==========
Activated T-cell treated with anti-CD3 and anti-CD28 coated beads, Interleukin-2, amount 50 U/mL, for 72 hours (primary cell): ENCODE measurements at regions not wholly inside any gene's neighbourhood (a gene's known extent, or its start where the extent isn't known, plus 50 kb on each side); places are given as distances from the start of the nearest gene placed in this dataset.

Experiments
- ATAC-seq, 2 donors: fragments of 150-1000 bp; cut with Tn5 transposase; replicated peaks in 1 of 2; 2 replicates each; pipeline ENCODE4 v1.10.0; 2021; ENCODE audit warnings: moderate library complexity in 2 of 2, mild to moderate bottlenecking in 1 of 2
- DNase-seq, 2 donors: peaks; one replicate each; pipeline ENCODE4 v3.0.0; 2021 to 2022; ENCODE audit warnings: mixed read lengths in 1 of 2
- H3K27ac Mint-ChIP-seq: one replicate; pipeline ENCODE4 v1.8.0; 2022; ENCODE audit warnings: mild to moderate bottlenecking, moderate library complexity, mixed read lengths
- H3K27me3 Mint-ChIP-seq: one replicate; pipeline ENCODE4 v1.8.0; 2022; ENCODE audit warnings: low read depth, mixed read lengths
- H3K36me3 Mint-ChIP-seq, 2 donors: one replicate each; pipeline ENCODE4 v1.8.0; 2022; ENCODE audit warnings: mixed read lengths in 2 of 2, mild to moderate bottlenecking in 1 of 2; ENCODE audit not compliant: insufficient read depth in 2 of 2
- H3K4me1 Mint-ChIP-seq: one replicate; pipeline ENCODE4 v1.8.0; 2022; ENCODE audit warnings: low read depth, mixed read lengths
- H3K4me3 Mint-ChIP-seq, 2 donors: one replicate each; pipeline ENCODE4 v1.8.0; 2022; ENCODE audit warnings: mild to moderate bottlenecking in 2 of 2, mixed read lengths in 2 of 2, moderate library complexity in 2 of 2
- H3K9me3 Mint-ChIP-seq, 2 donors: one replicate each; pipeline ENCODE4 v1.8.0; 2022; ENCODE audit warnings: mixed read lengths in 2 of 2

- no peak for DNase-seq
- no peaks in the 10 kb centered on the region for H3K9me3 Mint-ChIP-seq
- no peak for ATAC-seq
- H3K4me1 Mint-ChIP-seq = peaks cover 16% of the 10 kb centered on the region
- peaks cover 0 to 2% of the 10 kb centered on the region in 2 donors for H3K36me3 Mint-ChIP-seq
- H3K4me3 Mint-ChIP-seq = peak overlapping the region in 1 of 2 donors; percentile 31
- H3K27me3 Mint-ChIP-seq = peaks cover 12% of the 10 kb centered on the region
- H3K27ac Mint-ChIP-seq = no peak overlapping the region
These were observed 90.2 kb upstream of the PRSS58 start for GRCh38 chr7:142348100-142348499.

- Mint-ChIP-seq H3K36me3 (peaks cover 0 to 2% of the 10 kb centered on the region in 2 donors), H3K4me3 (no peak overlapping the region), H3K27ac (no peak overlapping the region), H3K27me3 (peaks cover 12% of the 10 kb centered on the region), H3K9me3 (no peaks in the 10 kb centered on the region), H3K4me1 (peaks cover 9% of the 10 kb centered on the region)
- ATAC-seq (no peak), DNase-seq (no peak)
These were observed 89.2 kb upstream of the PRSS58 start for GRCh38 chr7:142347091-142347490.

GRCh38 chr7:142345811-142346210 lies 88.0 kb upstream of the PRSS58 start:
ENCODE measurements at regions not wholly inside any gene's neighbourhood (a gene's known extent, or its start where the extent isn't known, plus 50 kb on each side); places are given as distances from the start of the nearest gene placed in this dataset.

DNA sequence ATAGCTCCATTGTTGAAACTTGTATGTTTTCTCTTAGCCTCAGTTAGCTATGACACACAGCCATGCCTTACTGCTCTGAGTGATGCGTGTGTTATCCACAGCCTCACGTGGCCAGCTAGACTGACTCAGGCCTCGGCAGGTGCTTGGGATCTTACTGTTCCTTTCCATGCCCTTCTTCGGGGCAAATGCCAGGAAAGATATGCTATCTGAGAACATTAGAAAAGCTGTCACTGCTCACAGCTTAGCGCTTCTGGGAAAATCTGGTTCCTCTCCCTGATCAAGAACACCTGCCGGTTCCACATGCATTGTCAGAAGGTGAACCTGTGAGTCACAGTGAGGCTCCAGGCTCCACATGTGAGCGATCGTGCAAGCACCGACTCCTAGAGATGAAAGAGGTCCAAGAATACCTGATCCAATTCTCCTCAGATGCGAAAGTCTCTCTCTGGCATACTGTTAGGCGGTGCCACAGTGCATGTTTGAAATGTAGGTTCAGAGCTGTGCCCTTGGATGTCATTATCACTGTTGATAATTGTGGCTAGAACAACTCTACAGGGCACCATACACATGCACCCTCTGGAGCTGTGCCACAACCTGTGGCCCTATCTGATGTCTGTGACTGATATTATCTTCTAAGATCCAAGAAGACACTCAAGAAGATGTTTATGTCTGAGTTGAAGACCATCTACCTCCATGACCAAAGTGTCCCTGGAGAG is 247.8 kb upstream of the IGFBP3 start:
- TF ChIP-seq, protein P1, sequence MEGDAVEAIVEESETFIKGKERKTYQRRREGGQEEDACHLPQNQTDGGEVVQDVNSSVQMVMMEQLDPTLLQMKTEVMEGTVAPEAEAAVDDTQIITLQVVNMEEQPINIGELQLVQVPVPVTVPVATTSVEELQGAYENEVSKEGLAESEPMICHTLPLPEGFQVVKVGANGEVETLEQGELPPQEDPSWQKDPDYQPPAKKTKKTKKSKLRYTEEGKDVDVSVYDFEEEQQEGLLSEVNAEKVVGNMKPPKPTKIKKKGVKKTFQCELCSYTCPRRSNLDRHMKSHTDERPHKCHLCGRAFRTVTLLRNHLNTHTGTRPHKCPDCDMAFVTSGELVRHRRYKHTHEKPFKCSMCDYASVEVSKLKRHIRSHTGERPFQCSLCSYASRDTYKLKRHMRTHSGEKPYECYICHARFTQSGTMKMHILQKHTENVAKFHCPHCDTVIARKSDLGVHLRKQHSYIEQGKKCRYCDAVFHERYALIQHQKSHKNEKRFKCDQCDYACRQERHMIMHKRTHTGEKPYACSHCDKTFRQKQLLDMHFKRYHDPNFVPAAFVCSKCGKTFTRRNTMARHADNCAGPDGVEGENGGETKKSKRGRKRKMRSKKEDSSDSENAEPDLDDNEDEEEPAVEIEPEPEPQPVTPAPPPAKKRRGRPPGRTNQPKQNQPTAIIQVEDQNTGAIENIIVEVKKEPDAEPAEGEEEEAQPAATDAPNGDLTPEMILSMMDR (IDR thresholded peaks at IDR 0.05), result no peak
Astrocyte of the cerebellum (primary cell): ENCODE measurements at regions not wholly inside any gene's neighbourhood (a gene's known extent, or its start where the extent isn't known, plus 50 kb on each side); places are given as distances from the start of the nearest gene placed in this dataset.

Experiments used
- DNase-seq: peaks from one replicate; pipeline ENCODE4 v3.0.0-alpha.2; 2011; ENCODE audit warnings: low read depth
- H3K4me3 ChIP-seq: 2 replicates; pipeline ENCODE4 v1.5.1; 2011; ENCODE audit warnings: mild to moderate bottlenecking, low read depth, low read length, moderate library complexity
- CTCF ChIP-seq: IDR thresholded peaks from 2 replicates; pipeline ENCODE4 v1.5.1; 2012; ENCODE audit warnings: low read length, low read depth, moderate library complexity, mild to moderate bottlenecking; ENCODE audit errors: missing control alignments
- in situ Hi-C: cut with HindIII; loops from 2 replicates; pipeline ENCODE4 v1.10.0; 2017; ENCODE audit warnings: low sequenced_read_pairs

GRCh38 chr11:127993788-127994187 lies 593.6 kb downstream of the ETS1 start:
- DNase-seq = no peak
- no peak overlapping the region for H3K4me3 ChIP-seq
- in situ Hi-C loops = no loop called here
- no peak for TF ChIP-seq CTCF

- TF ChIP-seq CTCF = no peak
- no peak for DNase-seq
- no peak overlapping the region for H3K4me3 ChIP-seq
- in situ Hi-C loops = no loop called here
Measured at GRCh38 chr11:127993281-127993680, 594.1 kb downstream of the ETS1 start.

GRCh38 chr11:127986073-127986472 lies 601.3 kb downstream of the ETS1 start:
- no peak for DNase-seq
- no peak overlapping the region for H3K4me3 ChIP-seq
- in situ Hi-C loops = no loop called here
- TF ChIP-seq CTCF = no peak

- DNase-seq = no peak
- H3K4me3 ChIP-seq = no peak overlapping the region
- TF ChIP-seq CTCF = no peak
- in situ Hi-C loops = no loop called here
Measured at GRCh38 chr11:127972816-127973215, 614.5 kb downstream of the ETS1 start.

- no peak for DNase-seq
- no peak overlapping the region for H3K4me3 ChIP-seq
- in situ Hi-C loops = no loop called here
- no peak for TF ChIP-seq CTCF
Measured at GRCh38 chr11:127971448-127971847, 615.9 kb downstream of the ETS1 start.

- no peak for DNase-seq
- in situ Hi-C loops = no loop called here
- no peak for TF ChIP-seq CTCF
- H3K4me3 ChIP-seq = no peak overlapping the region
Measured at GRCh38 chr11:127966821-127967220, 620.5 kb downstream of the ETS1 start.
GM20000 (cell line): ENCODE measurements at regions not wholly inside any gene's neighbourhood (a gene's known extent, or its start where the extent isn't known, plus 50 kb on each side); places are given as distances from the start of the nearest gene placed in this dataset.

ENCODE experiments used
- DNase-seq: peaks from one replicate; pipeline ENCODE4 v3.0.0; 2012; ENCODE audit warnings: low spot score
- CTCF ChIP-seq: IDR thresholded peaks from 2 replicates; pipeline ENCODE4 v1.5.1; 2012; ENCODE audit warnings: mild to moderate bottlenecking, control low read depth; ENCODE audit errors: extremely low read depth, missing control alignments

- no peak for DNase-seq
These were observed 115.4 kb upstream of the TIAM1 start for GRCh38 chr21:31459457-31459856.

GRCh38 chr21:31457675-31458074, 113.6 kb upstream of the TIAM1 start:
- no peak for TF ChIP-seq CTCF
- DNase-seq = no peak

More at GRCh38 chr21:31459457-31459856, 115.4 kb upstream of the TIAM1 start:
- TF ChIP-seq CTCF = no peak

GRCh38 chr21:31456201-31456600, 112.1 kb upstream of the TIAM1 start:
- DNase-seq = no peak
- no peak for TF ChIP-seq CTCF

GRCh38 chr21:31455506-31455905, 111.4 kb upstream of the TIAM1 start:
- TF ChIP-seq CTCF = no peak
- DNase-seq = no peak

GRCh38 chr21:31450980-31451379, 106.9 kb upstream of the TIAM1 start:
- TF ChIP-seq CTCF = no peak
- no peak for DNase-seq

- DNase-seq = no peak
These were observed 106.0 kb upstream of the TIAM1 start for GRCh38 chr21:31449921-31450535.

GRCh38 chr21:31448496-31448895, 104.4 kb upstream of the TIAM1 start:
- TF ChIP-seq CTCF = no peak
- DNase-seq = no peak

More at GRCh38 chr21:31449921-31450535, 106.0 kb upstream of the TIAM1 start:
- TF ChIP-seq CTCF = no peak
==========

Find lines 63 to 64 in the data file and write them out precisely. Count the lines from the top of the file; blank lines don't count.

GM20000 (cell line): ENCODE measurements at regions not wholly inside any gene's neighbourhood (a gene's known extent, or its start where the extent isn't known, plus 50 kb on each side); places are given as distances from the start of the nearest gene placed in this dataset.

ENCODE experiments used